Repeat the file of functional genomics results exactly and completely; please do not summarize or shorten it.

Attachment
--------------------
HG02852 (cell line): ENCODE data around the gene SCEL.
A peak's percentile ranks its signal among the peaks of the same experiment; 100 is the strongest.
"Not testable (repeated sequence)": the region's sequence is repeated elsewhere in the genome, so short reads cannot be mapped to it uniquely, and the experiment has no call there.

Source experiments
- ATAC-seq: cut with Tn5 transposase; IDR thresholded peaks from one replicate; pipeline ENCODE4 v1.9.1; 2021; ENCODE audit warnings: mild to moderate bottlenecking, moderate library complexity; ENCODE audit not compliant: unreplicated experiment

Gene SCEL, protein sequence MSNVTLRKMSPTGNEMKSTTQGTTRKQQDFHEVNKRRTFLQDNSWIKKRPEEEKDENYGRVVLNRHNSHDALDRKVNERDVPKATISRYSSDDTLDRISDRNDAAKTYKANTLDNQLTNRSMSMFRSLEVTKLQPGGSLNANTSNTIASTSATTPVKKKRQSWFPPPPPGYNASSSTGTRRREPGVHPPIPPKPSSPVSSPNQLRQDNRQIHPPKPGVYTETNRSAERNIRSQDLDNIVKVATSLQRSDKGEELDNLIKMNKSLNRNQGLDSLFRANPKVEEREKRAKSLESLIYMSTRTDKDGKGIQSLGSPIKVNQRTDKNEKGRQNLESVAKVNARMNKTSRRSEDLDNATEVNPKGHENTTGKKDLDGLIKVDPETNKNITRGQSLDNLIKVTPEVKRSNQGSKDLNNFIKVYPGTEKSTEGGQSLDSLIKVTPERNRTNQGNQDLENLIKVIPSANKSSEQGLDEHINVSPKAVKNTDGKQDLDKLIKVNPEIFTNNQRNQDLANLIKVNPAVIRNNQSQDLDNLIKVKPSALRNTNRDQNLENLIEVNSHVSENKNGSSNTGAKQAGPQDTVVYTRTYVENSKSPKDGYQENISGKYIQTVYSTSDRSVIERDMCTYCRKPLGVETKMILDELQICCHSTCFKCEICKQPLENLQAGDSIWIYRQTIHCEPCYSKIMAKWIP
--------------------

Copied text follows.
HG02852 (cell line): ENCODE data around the gene SCEL.
A peak's percentile ranks its signal among the peaks of the same experiment; 100 is the strongest.
"Not testable (repeated sequence)": the region's sequence is repeated elsewhere in the genome, so short reads cannot be mapped to it uniquely, and the experiment has no call there.

Source experiments
- ATAC-seq: cut with Tn5 transposase; IDR thresholded peaks from one replicate; pipeline ENCODE4 v1.9.1; 2021; ENCODE audit warnings: mild to moderate bottlenecking, moderate library complexity; ENCODE audit not compliant: unreplicated experiment

Gene SCEL, protein sequence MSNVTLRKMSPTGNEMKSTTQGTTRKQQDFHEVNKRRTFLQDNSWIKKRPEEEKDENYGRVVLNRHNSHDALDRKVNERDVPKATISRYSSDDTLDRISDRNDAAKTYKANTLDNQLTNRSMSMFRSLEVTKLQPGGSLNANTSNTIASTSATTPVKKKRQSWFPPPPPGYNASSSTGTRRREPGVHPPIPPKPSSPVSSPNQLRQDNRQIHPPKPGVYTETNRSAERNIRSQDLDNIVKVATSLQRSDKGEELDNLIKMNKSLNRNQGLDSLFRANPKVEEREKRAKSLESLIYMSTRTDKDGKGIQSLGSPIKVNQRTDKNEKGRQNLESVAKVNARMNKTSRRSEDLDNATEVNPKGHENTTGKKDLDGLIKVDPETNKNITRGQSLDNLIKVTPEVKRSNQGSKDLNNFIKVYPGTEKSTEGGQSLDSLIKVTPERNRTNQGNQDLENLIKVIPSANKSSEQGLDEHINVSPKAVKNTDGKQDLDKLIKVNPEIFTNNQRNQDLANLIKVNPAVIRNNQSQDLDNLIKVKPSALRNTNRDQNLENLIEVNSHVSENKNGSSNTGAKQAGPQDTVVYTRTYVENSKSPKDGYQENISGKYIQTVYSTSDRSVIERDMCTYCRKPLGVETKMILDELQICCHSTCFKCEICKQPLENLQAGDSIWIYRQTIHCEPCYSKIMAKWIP